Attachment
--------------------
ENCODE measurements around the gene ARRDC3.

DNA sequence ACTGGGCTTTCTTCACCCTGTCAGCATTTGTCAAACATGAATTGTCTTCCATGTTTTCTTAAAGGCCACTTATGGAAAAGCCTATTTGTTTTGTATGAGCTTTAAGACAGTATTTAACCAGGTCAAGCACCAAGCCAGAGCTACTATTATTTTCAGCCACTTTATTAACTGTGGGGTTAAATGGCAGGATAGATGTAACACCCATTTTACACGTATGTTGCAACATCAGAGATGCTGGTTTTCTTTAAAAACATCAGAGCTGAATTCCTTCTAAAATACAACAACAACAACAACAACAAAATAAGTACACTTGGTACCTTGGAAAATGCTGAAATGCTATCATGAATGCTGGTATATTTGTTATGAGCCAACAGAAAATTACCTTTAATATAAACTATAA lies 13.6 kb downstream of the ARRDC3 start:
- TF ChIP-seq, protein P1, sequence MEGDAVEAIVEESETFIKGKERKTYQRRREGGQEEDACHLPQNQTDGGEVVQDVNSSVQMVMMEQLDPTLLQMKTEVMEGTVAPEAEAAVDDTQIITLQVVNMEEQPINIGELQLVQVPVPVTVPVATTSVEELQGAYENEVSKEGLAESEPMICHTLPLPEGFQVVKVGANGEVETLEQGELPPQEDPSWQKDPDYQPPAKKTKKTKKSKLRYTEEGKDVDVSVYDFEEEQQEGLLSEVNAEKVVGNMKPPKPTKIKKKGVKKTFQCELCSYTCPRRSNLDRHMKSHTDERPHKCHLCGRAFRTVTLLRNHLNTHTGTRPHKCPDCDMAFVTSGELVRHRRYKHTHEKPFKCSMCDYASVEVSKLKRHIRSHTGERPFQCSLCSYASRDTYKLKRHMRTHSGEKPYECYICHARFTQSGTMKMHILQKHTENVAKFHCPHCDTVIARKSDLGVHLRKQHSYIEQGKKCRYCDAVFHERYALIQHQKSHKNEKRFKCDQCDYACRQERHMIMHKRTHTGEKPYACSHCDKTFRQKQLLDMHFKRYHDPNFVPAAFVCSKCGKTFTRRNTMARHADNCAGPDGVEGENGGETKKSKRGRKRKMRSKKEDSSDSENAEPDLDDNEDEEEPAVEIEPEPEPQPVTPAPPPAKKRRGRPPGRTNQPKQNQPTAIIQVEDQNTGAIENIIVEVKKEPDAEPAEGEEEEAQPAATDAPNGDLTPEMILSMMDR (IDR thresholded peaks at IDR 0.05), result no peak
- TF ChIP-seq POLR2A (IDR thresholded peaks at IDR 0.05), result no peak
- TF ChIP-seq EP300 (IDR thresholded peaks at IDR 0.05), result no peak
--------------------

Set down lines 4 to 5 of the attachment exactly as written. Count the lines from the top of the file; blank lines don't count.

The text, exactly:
- TF ChIP-seq POLR2A (IDR thresholded peaks at IDR 0.05), result no peak
- TF ChIP-seq EP300 (IDR thresholded peaks at IDR 0.05), result no peak